Reasonable Expectations: How to Minimize Relapse by Minimizing Frustration
If you violate your post-addiction abstinence—you’ve got plenty of company. The National Institute on Alcohol Use and Alcoholism, for example, reports that chances of making it through the first four years without a single sip of a drink may be as low as one in ten. Don’t despair: what counts is not whether you avoid falling, but how quickly you get up.
Nonetheless, it’s always better to minimize risk of relapse. You probably know your top triggers and how to avoid them. But you may not fully appreciate how emotions associated with those triggers—
—can find a variety of doors into your life.
Of these emotions, frustration is the most versatile. It comes when everything is going wrong and when an otherwise perfect day encounters a single inconvenience. It feeds tension in busy times and in lazy times. It’s an equal-opportunity nuisance to the worst inferiority complex and the most inflated sense of importance.
One thing all moments of frustration have in common, though: they rub it in that life doesn’t mind disappointing our expectations. The typical groan of frustration comes with thoughts of “I was counting on ….”
You can reduce the level of frustration in your life—and the risk of using it as an excuse for relapse—by trimming your expectations.
Don’t Expect to Be Able to Plan Everything Perfectly
Maybe it’s the computer age (or the litigation age) that convinces many they can head off every unpleasant contingency if they plan thoroughly enough. Then when an unexpected rainstorm or traffic delay throws their schedule off, they get doubly frustrated because “I deserved to have that schedule work after all the hard work I put into planning it.”
Better: Leave margin for unexpected delays, and have a rough Plan B ready in case something unexpected happens. (One problem with extensive planning is it generates a tendency to bet everything on the finished product.)
Don’t Expect Special Favors from Anybody (or Anything)
You know what’s an inconvenience to you, but the barista who mixes your latte doesn’t. The traffic lights that come up red don’t. Even acquaintances and coworkers don’t want to hear “I deserve better” complaints that, to them, only say you’re too selfish to value their needs.
Better: Don’t take it personally: remember that while the world isn’t designed for your convenience alone, it isn’t deliberately inconveniencing you. Cultivate patience and kindness toward the larger world and the individuals in it. Keep in mind that others have problems—often serious ones—you don’t know about, and most have understandable reasons for their annoying actions.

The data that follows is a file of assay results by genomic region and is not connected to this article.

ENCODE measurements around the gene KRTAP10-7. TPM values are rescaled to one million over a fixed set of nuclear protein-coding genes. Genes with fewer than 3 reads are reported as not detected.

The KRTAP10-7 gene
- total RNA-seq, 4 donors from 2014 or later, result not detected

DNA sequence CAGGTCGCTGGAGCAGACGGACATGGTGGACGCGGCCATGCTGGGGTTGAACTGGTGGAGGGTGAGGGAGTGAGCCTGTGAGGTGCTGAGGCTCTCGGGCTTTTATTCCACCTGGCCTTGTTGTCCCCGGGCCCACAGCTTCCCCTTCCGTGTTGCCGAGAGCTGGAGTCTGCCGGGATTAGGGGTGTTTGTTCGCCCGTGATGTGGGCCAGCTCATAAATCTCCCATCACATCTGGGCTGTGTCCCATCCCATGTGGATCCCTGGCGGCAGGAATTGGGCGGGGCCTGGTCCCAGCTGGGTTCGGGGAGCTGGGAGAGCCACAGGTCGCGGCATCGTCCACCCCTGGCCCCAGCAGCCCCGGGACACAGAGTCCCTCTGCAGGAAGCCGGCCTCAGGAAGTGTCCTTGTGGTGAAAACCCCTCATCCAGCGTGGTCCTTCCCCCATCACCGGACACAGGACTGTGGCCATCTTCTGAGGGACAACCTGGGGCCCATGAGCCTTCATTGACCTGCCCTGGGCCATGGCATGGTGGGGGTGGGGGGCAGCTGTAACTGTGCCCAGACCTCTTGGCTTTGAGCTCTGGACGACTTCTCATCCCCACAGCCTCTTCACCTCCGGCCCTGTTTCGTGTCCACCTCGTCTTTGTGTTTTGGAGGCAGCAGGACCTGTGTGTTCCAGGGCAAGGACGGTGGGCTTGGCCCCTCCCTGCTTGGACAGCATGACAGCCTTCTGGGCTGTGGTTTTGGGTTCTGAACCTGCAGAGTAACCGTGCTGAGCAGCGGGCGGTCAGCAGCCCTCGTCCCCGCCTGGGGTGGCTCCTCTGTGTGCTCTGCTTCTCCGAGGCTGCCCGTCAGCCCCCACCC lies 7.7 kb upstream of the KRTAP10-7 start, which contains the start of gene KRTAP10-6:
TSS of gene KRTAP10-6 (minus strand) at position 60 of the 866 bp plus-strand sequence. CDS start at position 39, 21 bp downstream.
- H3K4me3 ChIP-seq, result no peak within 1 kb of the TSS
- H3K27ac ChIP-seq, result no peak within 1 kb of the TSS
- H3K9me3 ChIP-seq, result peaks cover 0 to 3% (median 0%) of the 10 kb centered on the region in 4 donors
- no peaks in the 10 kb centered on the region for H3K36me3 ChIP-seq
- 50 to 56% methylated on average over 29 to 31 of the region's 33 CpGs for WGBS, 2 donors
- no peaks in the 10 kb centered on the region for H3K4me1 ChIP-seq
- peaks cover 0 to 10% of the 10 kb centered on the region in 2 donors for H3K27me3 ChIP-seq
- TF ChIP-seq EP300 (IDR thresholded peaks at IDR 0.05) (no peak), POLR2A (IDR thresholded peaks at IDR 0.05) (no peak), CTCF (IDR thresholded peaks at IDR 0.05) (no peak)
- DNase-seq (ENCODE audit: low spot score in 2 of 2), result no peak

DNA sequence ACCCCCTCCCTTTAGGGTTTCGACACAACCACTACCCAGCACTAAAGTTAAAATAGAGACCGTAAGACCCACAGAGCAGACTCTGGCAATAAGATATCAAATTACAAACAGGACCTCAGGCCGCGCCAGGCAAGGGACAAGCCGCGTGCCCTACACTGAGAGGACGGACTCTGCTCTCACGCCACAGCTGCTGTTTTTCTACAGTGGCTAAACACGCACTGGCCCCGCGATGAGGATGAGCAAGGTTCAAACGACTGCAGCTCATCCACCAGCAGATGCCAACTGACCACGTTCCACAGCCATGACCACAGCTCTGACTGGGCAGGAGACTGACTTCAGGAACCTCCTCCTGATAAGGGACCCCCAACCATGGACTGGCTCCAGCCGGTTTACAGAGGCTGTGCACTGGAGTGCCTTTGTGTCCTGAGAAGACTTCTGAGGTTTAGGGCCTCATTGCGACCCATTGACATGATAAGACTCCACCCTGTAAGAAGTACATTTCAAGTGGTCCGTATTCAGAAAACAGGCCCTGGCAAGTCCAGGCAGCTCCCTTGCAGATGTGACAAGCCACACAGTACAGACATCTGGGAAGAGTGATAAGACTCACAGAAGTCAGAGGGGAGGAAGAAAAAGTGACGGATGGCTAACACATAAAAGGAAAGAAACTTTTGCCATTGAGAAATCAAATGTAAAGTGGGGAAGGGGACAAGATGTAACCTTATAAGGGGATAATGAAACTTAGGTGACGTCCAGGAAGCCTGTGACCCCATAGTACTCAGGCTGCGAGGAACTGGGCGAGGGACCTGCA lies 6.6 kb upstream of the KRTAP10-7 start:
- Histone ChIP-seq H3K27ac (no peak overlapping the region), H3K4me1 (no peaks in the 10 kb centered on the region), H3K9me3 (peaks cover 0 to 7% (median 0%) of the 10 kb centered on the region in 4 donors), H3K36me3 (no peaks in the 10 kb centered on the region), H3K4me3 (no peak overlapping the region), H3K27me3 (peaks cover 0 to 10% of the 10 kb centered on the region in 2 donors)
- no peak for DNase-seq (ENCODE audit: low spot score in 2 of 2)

Don’t Expect Life to Get Easy
Most substance abuse begins with a desire to make life easier: to keep the mind off present struggles and future worries, or to relieve physical pain. By the time someone seeks treatment for consequent addiction, any “normal” life usually looks good by comparison. However, ordinary life’s everyday pressures will still be there when you return to normalcy. If you aren’t careful, once the worst pains of addiction are forgotten, the exhilaration and hope of completed treatment may give way to “nothing’s any use” frustration—and to relapse.
Better: Have clear long-term goals for your future. Make a written pledge to “God, yourself and another human being” (as in the 12 Steps, Step 5) to take some steps toward a goal every day, and to not let felt obligations and others’ expectations fill up your time. As extra insurance, make a list of small steps to each larger goal, and write them into your official planner.
Attend support-group meetings regularly, and share your progress and disappointments. Develop the habit of evaluating each new opportunity and request with, “Does this fit my life purpose and goals?”
Don’t Expect All-or-Nothing from Yourself
Many recovering addicts who relapse, decide “I knew I was hopeless” and go back to full addiction—or at least make the return to recovery harder by berating themselves and otherwise focusing on their “failure.”
Better: If you do slip and take “just one” shot, be as kind to yourself as you would to any loved one who made a mistake. Remind yourself, “Failing doesn’t mean I’m a failure. I’m strong even though I’m not perfect. I’ll get back into sobriety right away.”
Recovery, like life itself, is a journey and not a destination. Remember that and the journey will be easier.